Is “Equitable Remedy” Settlement Excludable From Gross Income?


T axpayers are continually testing the legal definitions of “personal physical injuries” and “physical sickness.” The Tax Court recently decided an “equitable remedy” settlement did not meet the criteria for the tax treatment afforded these conditions.

In 1985 William Kidd filed a lawsuit against the state of California, its personnel board and its fish and game department, asserting the state’s affirmative action policy of “supplemental certification” violated his rights under the Equal Protection Clause of the 14th Amendment to the U. S. Constitution and the “merit” principle in the California constitution. Kidd had applied for positions with the fish and game department; it filled these positions, through a supplemental certification program, with individuals who had not performed as well as he had on competitive examinations. Kidd did not seek monetary damages; rather he sought to have the program stopped and employees hired under it dismissed.

While the lawsuit was pending in superior court, the state personnel board reexamined the supplemental certification program and concluded it was improper. The superior court dismissed Kidd’s lawsuit. The court of appeals reversed and remanded that decision with instructions to “fashion an equitable remedy to redress the violation of plaintiff’s constitutional and statutory rights.” In 2000 Kidd received a $132,000 settlement from the state of California. He did not include the sum on his 2000 federal income tax return. The IRS concluded he should have included the payment as income and filed a deficiency notice of $43,012.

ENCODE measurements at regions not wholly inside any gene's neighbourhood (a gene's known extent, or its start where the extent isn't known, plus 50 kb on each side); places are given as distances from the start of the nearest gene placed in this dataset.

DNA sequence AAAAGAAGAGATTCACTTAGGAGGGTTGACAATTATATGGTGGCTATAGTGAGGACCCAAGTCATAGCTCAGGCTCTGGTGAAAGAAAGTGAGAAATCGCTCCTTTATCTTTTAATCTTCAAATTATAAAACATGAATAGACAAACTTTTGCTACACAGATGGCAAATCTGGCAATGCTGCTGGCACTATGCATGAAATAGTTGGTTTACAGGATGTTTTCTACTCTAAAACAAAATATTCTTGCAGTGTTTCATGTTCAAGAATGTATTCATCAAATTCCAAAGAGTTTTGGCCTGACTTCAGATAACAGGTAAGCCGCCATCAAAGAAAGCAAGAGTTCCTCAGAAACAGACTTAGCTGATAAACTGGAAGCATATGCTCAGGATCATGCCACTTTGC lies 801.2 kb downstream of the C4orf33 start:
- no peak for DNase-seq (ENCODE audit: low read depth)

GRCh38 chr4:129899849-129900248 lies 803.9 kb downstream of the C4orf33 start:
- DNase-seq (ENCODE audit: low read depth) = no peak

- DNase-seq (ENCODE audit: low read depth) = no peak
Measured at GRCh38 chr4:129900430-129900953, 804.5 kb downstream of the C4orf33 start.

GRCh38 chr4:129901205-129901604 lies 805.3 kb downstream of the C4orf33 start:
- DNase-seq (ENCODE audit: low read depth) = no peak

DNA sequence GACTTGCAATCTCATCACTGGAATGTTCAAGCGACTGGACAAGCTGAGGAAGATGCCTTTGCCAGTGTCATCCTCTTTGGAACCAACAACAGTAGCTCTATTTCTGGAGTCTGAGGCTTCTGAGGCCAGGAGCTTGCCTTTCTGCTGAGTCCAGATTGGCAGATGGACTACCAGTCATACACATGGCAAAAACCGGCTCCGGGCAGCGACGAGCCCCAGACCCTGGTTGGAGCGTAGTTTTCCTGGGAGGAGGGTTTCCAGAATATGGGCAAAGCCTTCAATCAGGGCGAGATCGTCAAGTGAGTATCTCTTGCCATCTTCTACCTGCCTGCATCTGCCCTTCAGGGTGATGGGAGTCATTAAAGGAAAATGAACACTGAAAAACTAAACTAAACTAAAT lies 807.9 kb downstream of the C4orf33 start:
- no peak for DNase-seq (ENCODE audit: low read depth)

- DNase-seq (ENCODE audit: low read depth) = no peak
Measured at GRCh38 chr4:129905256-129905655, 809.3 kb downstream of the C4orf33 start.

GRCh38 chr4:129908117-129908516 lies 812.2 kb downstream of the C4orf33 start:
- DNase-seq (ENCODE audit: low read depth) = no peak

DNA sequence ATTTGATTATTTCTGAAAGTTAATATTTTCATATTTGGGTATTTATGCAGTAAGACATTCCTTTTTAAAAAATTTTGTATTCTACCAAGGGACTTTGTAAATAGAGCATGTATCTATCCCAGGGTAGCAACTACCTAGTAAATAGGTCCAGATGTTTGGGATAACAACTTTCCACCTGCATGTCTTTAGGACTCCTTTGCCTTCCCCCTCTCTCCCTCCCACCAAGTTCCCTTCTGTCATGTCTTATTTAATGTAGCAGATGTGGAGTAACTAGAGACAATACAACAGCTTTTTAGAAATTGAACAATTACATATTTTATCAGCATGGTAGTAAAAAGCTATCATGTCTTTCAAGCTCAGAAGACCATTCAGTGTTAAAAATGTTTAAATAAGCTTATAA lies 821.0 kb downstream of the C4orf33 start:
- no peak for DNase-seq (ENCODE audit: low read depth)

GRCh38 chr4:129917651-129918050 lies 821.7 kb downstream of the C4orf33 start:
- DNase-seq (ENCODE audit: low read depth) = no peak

Result. For the IRS. Kidd argued the state had awarded the payment to him for injuries unrelated to traditional work-related compensation, such as back pay or a lost job opportunity. He further asserted the $132,000 compensated him for the “abuse and mental distress” he had suffered as a result of the state’s treatment of him.

The Tax Court rejected these arguments. Since the settlement did not expressly state the reason for the payment, the court looked to the two-pronged test in IRC section 104(a)(2): (1) The underlying cause of action must be based upon tort or tort-type rights and (2) the payment must be on account of personal physical injuries or physical sickness. The court concluded the abuse and mental distress met neither the definition of personal physical injuries or physical sickness nor the emotional distress exception in section 104(a).

Kidd was one of a series of cases testing the definition of personal physical injuries or physical sickness. With the recently filed discrimination case against Wal-Mart, CPAs can expect such tests to continue.

William L. and Marsha G. Kidd v. Commissioner, TC Memo 2001-135.


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